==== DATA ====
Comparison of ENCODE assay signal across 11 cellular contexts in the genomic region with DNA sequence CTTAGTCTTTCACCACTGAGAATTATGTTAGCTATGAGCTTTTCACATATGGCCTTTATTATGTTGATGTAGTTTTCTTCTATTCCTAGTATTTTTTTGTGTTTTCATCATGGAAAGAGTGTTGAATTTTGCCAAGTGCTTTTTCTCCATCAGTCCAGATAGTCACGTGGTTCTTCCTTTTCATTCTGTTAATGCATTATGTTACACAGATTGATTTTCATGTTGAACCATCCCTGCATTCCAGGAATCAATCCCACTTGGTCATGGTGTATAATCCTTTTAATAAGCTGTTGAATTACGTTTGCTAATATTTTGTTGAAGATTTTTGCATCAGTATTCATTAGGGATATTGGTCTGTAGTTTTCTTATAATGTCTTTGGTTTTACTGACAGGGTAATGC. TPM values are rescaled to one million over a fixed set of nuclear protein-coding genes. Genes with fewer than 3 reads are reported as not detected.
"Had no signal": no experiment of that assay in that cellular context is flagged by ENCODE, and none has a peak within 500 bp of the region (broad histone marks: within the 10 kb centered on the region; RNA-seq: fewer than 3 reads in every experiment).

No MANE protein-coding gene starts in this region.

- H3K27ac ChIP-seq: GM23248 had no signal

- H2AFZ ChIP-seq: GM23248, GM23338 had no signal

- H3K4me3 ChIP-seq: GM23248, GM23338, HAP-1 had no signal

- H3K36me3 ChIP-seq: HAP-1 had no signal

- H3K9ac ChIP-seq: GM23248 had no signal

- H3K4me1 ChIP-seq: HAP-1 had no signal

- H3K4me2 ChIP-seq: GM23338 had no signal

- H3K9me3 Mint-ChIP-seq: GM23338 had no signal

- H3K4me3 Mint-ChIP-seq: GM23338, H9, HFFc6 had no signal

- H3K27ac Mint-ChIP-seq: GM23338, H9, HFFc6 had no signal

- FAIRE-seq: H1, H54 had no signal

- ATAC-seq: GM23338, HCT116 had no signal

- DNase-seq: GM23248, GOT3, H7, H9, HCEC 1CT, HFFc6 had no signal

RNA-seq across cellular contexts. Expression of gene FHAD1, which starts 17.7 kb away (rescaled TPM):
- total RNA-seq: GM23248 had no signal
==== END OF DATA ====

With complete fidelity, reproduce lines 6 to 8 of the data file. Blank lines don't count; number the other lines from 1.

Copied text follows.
- H3K4me3 ChIP-seq: GM23248, GM23338, HAP-1 had no signal

- H3K36me3 ChIP-seq: HAP-1 had no signal

- H3K9ac ChIP-seq: GM23248 had no signal